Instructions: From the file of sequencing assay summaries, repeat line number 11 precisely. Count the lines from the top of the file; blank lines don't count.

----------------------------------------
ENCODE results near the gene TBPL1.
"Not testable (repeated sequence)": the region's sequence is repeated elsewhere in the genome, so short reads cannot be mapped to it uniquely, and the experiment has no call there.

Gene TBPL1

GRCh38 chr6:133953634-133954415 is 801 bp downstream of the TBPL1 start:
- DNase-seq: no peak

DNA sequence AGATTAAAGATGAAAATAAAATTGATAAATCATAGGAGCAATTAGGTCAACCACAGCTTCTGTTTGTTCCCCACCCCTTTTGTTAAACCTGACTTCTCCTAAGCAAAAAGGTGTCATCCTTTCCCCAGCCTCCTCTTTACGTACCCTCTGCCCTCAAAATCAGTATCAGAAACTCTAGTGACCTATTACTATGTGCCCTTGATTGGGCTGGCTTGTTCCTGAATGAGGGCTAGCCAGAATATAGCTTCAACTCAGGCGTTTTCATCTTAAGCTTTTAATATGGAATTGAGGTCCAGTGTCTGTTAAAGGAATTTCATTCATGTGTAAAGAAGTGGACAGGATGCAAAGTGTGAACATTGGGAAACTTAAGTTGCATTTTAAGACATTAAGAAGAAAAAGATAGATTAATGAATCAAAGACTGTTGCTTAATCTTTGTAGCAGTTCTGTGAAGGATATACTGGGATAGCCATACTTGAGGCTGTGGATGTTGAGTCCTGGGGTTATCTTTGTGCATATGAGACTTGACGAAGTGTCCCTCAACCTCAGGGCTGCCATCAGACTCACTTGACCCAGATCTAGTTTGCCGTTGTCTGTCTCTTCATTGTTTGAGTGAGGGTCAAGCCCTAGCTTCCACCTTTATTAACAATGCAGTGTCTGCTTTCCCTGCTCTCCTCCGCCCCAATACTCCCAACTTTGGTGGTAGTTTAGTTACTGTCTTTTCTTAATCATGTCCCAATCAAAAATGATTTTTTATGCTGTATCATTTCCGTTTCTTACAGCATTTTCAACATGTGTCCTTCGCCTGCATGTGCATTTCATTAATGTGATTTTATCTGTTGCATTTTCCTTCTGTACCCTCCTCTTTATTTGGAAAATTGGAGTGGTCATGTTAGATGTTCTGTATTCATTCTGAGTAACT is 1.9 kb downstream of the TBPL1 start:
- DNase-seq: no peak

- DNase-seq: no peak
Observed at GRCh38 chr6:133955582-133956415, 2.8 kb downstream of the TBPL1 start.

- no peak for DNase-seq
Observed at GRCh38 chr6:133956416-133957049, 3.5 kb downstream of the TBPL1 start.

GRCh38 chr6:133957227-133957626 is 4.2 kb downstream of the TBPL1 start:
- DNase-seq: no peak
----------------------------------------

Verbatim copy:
Observed at GRCh38 chr6:133956416-133957049, 3.5 kb downstream of the TBPL1 start.